This court does not ignore the trustees' claim that it was their intention to have Paragraph 2 of § 302(a) serve as a complement to § 207(c). But their intention to act cannot excuse their failure to do so. (And when they altered § 207(c), they clearly left § 302(a) untouched.) Nor may they cobble up fanciful readings of other sections of the plan, post hoc, in order to rectify their error.
We have reviewed all the other arguments advanced by the appellants, including their statute of limitations defense,12 and find them to be without merit. The judgment of the district court, therefore, is AFFIRMED.13
The Honorable Gerald W. Heaney, Circuit Judge of the United States Court of Appeals for the Eighth Circuit, sitting by designation
Enhanced benefits are actually calculated in accord with formulae set forth in Paragraphs 2 and 3 of § 302(a). For simplicity, we will refer to enhanced benefits as being calculated under Paragraph 2
There is much dispute over whether the plaintiff had a break in his service. The argument centers on the scope of reciprocal agreements whereby employees earn cross-credit for work done for other unions, and plaintiff's allegedly fraudulent credit under these agreements. For this appeal from summary judgment, however, we will assume that plaintiff had the alleged two-year break in service
The trustees had waived the break-in-service provision in the past with respect to other employees
Since they conceded that plaintiff was eligible for § 207(b) retirement, appellants necessarily also conceded that the break-in-service amendment should not be "imported" into § 207(b)
Without deciding the issue, we will, for purposes of this appeal, assume, arguendo, that Firestone deference was due
The explanatory note to employees entitled "Your Plan" contains no indication that benefits would be withheld in such a fashion, nor do any of the hypothetical examples provided in a plan description distributed to employees suggest such a result. Moreover, in a notice pertaining to the § 207(c) amendment, the trustees assured the plan beneficiaries that there were no other material changes to the plan
Employees who work for less than ten years (for vesting purposes) apparently forfeit their entitlements altogether if they leave service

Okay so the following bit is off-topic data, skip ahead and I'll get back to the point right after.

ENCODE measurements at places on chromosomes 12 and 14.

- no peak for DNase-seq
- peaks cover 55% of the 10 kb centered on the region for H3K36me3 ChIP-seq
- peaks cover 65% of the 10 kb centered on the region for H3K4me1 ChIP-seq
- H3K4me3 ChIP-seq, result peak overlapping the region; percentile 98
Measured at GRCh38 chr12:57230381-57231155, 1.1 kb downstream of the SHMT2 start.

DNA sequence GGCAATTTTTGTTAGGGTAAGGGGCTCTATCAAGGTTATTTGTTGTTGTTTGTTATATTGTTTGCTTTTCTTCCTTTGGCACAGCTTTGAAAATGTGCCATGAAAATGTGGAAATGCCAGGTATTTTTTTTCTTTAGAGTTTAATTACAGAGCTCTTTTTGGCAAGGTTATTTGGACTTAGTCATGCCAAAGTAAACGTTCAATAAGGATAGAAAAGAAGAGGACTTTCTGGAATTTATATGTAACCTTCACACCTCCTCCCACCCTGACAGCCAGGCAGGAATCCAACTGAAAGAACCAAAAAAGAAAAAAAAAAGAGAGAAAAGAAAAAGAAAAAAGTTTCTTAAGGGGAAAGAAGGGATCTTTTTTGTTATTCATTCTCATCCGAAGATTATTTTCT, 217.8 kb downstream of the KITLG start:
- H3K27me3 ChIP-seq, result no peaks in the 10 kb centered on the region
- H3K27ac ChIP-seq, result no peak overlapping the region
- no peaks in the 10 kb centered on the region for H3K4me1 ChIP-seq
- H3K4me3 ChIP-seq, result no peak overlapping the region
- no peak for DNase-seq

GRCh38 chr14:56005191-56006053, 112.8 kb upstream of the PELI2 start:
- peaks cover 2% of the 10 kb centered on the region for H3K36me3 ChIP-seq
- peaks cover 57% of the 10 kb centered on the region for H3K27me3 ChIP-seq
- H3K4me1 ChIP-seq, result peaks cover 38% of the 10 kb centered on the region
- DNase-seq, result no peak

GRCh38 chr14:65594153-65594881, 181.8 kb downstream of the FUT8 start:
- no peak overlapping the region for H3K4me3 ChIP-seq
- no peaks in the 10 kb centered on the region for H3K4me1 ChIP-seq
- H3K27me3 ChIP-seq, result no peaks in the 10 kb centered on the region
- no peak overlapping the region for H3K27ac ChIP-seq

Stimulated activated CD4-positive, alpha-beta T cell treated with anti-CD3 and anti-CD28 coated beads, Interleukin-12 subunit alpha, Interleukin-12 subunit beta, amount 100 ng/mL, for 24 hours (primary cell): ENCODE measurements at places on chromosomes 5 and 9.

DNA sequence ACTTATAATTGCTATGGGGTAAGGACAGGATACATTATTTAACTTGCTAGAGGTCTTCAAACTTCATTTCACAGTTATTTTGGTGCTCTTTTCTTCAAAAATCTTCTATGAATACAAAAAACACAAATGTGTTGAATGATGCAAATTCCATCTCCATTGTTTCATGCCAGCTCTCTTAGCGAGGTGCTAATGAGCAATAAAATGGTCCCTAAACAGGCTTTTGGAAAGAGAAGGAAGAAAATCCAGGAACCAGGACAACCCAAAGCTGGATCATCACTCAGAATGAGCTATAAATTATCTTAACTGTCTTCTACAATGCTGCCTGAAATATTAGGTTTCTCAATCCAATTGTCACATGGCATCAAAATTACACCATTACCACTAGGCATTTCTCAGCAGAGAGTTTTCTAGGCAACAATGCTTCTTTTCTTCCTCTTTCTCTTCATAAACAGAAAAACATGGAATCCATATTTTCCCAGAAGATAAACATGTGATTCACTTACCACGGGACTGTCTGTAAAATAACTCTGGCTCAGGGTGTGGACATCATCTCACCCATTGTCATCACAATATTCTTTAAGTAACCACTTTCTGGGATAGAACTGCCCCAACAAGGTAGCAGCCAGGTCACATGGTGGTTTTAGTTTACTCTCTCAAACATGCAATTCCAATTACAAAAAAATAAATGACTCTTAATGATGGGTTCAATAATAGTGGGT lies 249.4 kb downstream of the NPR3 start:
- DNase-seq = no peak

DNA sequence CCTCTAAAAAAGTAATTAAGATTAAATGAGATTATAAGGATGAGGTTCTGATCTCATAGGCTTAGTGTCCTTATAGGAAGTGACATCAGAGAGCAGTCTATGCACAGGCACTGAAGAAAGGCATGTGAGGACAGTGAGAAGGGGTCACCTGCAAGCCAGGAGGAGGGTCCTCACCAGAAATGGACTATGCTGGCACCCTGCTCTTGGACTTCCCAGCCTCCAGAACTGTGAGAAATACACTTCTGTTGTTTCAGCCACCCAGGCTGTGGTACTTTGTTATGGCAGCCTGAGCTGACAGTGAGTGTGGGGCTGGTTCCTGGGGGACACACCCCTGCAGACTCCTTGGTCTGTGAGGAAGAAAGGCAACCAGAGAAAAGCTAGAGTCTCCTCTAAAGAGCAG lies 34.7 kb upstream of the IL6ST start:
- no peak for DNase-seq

Technically, Deferred Pension benefits could be considered a third type of benefit (which might be termed "special") under Article Three of the plan (in addition to the "basic" and "enhanced" benefits mentioned above). Pensioners eligible only for "special" benefits receive different disability benefits from retirees who are eligible for "basic" or "enhanced" benefits. These details are not, however, relevant to our analysis
Judge Hurley did acknowledge that it was "mentioned briefly, in two affidavits supplied by Defendants in support of their first motion," but found this insufficient to justify reconsideration
In contrast, § 207(c) does impose a permanent penalty for a break in service. An employee with a two-year break, whenever it may occur, is forever ineligible (absent discretionary waiver by the trustees) for the Any-Age retirement benefits
To the extent that Meagher 's holding rests on this reading of the plan, it is in error
The appellants contend that by mentioning breach of fiduciary duty in one of his counts, the plaintiff converted his action for enforcement of rights and recovery of benefits under 29 U.S.C. § 1132(a)(1)(B) into one under 29 U.S.C. §§ 1104(a) and 1132(a)(2) for breach of fiduciary duty (which has a shorter statute of limitations, see id. at § 1113). We disagree
Nothing in this opinion should be read to speak to the eligibility of plaintiff for benefits for the years during which he was allegedly not in valid service